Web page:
Innovation, who should lead?


I attended two presentations over the past two days that has made me even more aware of the importance of innovation and the danger of accepting the status quo.

I attended a lunch time presentation yesterday from Sir Tipene O'Reagan in support of a local Ngai Tahu owned insulation and energy company, Awarua Synergy. The company was created out of the pioneering Bluff Healthy Homes project, a four year programme to insulate many homes in a low decile community. Awarua Synergy has grown substantially since its early days and now provides a wide range of energy related services, using cutting edge technology.

While I didn't agree with all Sir Tipene's views around the future of  New Zealand's energy supply (he appeared to support greater investment into hydro), there was much that I did agree with. We pay substantially more for our energy than most other OECD countries despite the fact that ours is cheap and clean to produce. I couldn't find data to support it, but Sir Tipene claimed the average cost of electricity for householders in New Zealand was 70% more than in Australia. Our electricity market is a flawed one and is supported by the Government as a form of taxation. Our electricity producing infrastructure is largely paid off (hydro dams) and because it mainly uses a renewable resource the cost of production is minimal. We should be paying very little for our power and this would make a huge difference to the living costs of struggling households and provide a competitive advantage for our exporting industries.

It is unlikely that the flawed market will be fixed any time soon and it therefore makes sense for electricity consumers to try and manage best in the environment they are stuck with. Awarua Synergy, like many other businesses, have recognized that making homes more efficient in terms of energy use (for different budgets) should be a growth industry. Providing the possibility for homes and businesses to disconnect from the grid also makes sense, especially when there is no certainty around power companies paying reasonable rates for excess production and the growing cost of line charges.

This morning I attended a breakfast presentation by Rod Oram that many have probably already heard. Rod provided an economic overview of where New Zealand was placed in a global sense. Using data and graphs he was able to show how New Zealand had survived the economic recession reasonably intact, made some gains but unless we have a strategy to become more sustainable as an economy, future projections were depressing. Current predictions from Treasury and economic advisors see our country struggling to achieve 2% growth a year for some time into the future (based on our current activity and direction). This questions the Government's overly optimistic claims that are unlikely to be delivered.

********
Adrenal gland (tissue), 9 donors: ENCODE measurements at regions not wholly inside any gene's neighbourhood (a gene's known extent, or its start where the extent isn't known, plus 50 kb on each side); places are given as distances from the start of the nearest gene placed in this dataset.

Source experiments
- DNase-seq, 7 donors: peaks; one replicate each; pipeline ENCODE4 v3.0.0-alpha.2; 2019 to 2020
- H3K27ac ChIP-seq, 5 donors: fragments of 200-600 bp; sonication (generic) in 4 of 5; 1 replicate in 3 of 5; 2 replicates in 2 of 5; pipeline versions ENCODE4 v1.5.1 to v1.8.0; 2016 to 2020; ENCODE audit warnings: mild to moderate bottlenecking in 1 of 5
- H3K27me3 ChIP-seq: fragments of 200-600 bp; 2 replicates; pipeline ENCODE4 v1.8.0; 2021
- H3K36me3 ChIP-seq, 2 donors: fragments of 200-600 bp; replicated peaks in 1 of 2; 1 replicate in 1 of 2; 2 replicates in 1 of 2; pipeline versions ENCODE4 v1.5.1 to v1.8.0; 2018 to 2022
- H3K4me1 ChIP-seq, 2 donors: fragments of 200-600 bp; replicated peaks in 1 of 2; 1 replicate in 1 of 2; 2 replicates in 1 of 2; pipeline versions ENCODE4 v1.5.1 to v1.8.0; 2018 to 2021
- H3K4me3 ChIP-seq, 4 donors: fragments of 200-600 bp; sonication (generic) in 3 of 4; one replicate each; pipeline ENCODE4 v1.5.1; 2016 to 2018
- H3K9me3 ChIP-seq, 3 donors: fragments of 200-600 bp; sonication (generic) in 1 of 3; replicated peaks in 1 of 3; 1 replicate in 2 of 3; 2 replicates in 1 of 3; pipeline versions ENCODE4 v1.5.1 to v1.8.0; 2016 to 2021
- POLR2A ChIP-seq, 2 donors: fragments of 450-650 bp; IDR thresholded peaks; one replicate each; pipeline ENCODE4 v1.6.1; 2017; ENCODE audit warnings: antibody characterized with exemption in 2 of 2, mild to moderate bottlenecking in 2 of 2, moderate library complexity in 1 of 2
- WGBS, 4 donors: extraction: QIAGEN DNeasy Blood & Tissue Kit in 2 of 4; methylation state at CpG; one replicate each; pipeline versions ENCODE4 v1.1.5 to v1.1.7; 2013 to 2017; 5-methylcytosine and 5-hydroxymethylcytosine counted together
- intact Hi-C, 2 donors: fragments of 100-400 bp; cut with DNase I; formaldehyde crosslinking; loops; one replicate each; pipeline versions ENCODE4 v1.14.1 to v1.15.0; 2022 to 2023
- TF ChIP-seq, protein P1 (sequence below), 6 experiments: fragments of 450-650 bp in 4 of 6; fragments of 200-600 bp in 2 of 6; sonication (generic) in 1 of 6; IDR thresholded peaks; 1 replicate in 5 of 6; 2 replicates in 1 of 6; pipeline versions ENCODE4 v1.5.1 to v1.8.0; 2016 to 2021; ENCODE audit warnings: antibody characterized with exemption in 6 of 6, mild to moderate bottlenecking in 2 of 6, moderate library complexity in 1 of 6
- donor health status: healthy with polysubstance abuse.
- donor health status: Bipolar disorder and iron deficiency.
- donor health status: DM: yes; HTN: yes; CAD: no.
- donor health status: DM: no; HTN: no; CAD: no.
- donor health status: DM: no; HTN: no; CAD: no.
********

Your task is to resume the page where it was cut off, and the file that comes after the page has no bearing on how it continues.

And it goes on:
Rod had lots of examples of other nations and companies where innovative thinking and research had lifted a primary commodity into products of high value. He explained how our reliance on raw logs and powdered milk to produce much of our export income exposes us to the fluctuations of those markets. As a pasture based agricultural industry we are constrained by the environmental limitations of this form of production and the external costs of the industry (contaminated water and greenhouse gases) begin to outweigh income. Competing dairying production from the likes of China and the US use housed herds where waste is more easily captured and turned into energy to power the farm. This is cost effective, if not animal friendly. While there is a market for more natural pasture fed protein, unless it is managed in a sustainable way (that accounts for animal welfare the environmental effects) we lose the market advantage.

The value famers receive for their production (meat, fibre, milk) will always be limited as long as we remain at the bottom of the value chain and export the raw commodity for others to add the value. Rod had examples of where other companies and invested in research to move dairy beyond cheese and yoghurt and into pharmaceuticals that produced an even higher rate of return. Rather than increasing income through increasing production, adding value makes far more sense and could see payouts to farmers treble and remain relatively stable. By focusing on research and producing more sophisticated products Nestle has been able to enter a greater range of markets than Fonterra and ensures a more stable and predictable income for itself and its suppliers.

Rod also expressed concern at the sort of overseas investment we were allowing into New Zealand. Rather than partnerships where there are mutual benefits, we are allowing too many overseas owned businesses to access our resources so that they can add value themselves. For example Fonterra doesn't produce infant formula and yet we have allowed a Chinese company to build an infant formula plant here to ship back to its home market. We are allowing others to profit from we should be doing ourselves.

I was inspired by James Shaw's maiden speech on Tuesday where as a Green he openly supported market forces where markets are responsibly governed within sustainable parameters. James cleverly uses his family history to explain how we must always look beyond current thinking and ideology and recognise that leading change has economic advantages. We may not be able to single handedly change the world for the better but we can take a lead in showing how it can be done and reap the substantial benefits.


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